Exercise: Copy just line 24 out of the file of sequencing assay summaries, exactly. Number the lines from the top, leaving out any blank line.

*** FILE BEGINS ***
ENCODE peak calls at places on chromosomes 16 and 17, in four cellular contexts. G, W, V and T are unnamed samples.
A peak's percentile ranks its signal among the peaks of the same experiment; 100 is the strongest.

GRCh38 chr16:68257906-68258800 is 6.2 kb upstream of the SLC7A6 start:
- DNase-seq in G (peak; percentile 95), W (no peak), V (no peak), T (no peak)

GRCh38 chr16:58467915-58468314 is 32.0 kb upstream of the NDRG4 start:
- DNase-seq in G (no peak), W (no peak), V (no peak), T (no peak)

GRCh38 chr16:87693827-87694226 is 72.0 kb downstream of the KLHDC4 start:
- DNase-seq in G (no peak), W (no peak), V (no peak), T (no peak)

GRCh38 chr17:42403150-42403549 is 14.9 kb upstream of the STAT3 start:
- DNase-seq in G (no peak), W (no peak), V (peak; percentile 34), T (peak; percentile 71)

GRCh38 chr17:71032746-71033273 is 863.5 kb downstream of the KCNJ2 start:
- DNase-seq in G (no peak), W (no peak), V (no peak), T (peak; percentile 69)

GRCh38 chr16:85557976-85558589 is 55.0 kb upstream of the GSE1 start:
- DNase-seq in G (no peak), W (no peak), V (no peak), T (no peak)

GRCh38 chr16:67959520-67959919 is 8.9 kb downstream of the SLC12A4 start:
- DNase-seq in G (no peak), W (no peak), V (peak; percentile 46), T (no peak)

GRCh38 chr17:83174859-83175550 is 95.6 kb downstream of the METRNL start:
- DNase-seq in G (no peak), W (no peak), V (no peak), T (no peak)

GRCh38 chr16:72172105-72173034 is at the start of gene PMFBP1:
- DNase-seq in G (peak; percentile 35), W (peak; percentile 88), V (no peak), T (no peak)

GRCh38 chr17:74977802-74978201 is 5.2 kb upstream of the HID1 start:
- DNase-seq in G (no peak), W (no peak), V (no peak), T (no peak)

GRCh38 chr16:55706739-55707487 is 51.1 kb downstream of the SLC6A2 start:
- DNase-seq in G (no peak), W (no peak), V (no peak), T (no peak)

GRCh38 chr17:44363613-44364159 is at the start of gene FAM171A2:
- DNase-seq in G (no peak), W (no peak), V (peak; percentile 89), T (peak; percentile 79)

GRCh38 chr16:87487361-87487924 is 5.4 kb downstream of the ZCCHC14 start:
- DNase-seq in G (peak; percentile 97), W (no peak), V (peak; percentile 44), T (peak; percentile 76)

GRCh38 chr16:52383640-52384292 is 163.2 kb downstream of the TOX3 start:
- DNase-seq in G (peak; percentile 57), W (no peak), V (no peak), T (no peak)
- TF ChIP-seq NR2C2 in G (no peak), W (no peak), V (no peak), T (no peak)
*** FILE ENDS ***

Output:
- DNase-seq in G (no peak), W (no peak), V (no peak), T (no peak)